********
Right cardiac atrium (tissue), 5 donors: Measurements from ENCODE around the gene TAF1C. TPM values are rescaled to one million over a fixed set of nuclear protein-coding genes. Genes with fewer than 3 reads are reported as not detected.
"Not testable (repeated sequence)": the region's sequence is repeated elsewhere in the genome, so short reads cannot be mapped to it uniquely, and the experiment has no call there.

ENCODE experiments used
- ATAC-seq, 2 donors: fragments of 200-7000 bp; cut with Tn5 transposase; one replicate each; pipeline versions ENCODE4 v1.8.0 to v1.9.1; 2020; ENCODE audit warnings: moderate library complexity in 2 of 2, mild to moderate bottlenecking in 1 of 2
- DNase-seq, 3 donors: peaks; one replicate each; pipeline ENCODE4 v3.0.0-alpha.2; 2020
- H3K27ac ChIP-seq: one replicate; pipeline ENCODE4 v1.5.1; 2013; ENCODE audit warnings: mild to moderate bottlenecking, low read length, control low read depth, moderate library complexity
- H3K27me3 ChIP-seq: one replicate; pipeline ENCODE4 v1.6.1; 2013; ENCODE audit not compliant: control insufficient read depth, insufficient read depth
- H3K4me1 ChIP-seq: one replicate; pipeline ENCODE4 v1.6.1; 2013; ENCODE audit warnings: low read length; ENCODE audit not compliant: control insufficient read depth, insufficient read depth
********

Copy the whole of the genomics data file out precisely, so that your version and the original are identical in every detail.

Right cardiac atrium (tissue), 5 donors: Measurements from ENCODE around the gene TAF1C. TPM values are rescaled to one million over a fixed set of nuclear protein-coding genes. Genes with fewer than 3 reads are reported as not detected.
"Not testable (repeated sequence)": the region's sequence is repeated elsewhere in the genome, so short reads cannot be mapped to it uniquely, and the experiment has no call there.

ENCODE experiments used
- ATAC-seq, 2 donors: fragments of 200-7000 bp; cut with Tn5 transposase; one replicate each; pipeline versions ENCODE4 v1.8.0 to v1.9.1; 2020; ENCODE audit warnings: moderate library complexity in 2 of 2, mild to moderate bottlenecking in 1 of 2
- DNase-seq, 3 donors: peaks; one replicate each; pipeline ENCODE4 v3.0.0-alpha.2; 2020
- H3K27ac ChIP-seq: one replicate; pipeline ENCODE4 v1.5.1; 2013; ENCODE audit warnings: mild to moderate bottlenecking, low read length, control low read depth, moderate library complexity
- H3K27me3 ChIP-seq: one replicate; pipeline ENCODE4 v1.6.1; 2013; ENCODE audit not compliant: control insufficient read depth, insufficient read depth
- H3K4me1 ChIP-seq: one replicate; pipeline ENCODE4 v1.6.1; 2013; ENCODE audit warnings: low read length; ENCODE audit not compliant: control insufficient read depth, insufficient read depth